Banter Group

5 steps our designers take to stay original… over and over again.

By Kate Goodman

When it comes to design, has it all been done before? 

Short answer: probably.

Staying original in a world saturated with great design is critical to businesses and their brands to remain relevant.

In our recent blog post by Brent, he addressed the struggle businesses are facing grabbing their audience's attention in a world flooded with logos, branding, taglines and advertisements, and how animation can be a powerful tool in achieving customer attention as a solution to help with this.

So, what about the brains behind the creative solutions? How do we maintain a fresh perspective to continue to produce and deliver original work for our clients, especially when it comes to those who are all in the same industry? 

I’ll tell you how. It’s not rocket science, but each and every step below is crucial to keeping our creative juices flowing and allowing us to deliver the same subject or topic, in multiple ways.

Steps in design

1. Research and gather inspo

The first step in creating original work is to research and gather inspiration. Checking out what other businesses within the same sector are doing, attending events and keeping up with industry trends, pinning on Pinterest or taking a walk in the bush… whatever your medium, gathering inspiration helps you broaden your perspective and develop new ideas.

Be wary though, the balance between looking at helpful inspiration to generate ideas and going down a Pinterest wormhole (muddying all of your original thoughts) can be a fine line! Decipher how much research you can handle and be strict with your timing! The amount of time dedicated to the research stage will differ depending on the type of project and your knowledge of the industry. For a new branding project, for example, 1 hour - 1.5 hours can be sufficient (or if you’re anything like me, you spend days in the lead up to project commencement thinking about ideas in bed at 3am, or whilst taking a shower, or on the daily commute).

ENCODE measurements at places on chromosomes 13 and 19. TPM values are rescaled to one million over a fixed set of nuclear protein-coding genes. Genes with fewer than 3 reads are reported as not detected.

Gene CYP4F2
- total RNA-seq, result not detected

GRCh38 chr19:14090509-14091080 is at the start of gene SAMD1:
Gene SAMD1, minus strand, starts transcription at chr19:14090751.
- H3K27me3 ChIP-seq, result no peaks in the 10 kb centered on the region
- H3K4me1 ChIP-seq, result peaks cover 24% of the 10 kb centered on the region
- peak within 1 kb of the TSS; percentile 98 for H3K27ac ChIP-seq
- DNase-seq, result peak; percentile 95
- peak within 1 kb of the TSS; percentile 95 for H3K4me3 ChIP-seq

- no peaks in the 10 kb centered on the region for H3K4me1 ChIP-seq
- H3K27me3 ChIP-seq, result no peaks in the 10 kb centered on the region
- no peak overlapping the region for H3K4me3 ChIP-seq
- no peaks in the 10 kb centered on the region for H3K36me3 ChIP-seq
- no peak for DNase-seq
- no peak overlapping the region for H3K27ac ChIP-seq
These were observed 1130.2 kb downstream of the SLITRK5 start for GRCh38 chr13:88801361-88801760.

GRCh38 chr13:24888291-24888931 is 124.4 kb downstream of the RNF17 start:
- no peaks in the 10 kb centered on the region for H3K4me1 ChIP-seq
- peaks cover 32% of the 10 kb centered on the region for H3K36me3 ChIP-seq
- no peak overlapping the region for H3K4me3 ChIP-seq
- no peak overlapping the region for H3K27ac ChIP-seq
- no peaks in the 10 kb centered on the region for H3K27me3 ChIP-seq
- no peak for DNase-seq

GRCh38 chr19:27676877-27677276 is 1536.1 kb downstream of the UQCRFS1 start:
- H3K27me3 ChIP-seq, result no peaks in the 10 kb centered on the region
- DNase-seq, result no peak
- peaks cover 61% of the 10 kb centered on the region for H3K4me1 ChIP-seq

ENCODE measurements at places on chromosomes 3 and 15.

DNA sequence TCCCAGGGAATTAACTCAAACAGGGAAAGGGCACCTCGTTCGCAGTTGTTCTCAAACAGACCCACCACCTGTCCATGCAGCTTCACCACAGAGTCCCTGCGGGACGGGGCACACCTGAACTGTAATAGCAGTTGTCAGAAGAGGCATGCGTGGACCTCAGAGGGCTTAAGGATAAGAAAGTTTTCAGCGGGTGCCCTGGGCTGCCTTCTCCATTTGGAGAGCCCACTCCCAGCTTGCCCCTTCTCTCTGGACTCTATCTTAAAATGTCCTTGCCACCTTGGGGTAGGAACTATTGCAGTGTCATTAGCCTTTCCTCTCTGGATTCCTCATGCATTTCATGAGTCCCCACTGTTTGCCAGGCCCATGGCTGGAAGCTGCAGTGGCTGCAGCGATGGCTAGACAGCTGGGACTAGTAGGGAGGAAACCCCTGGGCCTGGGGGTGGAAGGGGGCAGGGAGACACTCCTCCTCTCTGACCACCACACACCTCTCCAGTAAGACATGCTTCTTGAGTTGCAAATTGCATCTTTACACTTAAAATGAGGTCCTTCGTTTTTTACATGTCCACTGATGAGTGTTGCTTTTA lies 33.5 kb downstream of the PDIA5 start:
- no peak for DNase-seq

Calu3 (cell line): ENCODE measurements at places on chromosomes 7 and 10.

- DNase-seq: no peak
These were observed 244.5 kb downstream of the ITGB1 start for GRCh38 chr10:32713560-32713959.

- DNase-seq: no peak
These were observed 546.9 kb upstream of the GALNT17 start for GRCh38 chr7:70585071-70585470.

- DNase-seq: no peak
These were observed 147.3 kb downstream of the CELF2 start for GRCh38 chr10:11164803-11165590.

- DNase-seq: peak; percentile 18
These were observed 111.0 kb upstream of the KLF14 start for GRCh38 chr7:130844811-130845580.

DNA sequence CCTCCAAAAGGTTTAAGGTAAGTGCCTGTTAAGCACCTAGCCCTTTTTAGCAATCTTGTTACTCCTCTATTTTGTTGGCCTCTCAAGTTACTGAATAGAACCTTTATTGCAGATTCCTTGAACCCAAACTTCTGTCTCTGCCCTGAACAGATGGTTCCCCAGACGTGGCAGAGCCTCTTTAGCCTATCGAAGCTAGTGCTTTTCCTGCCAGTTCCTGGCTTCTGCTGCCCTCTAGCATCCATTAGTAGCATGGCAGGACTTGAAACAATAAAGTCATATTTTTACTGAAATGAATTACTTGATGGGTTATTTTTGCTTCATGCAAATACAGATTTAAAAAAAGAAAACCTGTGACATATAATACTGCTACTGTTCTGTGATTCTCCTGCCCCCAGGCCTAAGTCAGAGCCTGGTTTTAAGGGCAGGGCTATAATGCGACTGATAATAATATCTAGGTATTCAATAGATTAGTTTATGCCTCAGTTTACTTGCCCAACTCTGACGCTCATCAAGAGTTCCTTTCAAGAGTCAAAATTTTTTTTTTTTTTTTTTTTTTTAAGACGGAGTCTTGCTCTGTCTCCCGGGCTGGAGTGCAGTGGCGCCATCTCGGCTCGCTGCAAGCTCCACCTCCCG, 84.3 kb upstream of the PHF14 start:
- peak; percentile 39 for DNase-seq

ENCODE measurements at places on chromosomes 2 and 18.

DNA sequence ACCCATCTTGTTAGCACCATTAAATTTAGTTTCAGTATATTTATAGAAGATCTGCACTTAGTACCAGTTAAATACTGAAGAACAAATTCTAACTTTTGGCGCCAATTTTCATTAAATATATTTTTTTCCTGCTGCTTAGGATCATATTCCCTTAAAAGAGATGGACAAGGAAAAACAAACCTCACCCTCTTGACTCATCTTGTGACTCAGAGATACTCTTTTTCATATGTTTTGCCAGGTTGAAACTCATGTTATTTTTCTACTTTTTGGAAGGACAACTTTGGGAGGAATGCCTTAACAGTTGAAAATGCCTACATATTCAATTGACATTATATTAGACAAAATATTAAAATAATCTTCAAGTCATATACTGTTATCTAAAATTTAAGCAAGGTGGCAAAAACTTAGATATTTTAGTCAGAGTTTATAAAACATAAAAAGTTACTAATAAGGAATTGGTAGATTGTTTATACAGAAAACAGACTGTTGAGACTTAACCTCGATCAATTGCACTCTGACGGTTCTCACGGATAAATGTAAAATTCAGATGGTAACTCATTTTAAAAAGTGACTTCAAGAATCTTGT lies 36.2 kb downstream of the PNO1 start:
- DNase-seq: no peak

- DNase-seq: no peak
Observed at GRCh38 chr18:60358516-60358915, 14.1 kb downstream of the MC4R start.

Has it been done

2. Stay true to your style

“Maybe it has been done before. But it hasn’t been done 
by you.” – Ward Andrews

It is essential to develop a unique style that is true to your voice as a creative. When you stay true to your style, it becomes easier to produce original work that sets designs apart from others. Trying to mimic someone else’s style or follow trends blindly can lead you down a rocky path. Instead, find your unique voice and stay true to it.

Steps in the design process - collaboration

3. Collaboration at the core

Collaboration with other creatives is an excellent way to generate original ideas. By bouncing ideas off each other, you can create something that is entirely unique. Collaborating with people from different backgrounds and disciplines can also help you see your work from a fresh perspective. Take the Banter creative team for instance, Sasha has worked in the Australian Music Industry, Fran at 9MSN, Tess in fashion, Brent is an ah-mazing animator and Rachel is a brilliant illustrator with a marketing background.We all have different perspectives and strengths based on our experiences.

Take those breaks - graphic